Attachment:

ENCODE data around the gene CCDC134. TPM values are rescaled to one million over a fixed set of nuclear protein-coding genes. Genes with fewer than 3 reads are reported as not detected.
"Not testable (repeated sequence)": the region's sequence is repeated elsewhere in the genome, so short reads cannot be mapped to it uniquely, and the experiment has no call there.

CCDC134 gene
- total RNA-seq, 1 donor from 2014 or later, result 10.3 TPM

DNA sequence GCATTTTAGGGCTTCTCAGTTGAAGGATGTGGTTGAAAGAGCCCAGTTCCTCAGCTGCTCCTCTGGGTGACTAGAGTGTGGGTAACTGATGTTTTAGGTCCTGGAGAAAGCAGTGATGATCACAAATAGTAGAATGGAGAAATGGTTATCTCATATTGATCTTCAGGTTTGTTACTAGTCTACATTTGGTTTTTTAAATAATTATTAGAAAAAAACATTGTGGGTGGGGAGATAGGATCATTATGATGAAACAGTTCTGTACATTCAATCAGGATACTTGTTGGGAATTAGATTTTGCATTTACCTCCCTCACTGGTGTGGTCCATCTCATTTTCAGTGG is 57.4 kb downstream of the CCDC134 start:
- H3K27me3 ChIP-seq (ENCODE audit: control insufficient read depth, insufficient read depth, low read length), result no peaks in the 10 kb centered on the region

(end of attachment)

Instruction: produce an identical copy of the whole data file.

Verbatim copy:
ENCODE data around the gene CCDC134. TPM values are rescaled to one million over a fixed set of nuclear protein-coding genes. Genes with fewer than 3 reads are reported as not detected.
"Not testable (repeated sequence)": the region's sequence is repeated elsewhere in the genome, so short reads cannot be mapped to it uniquely, and the experiment has no call there.

CCDC134 gene
- total RNA-seq, 1 donor from 2014 or later, result 10.3 TPM

DNA sequence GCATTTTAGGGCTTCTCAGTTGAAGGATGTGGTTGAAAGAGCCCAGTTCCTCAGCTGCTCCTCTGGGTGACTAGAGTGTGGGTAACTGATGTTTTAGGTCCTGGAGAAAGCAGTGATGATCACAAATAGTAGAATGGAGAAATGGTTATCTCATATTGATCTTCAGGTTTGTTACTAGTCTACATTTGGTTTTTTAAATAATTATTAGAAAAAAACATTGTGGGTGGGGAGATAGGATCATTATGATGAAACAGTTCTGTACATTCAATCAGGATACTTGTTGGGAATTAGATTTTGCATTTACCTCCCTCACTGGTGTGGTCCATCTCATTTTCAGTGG is 57.4 kb downstream of the CCDC134 start:
- H3K27me3 ChIP-seq (ENCODE audit: control insufficient read depth, insufficient read depth, low read length), result no peaks in the 10 kb centered on the region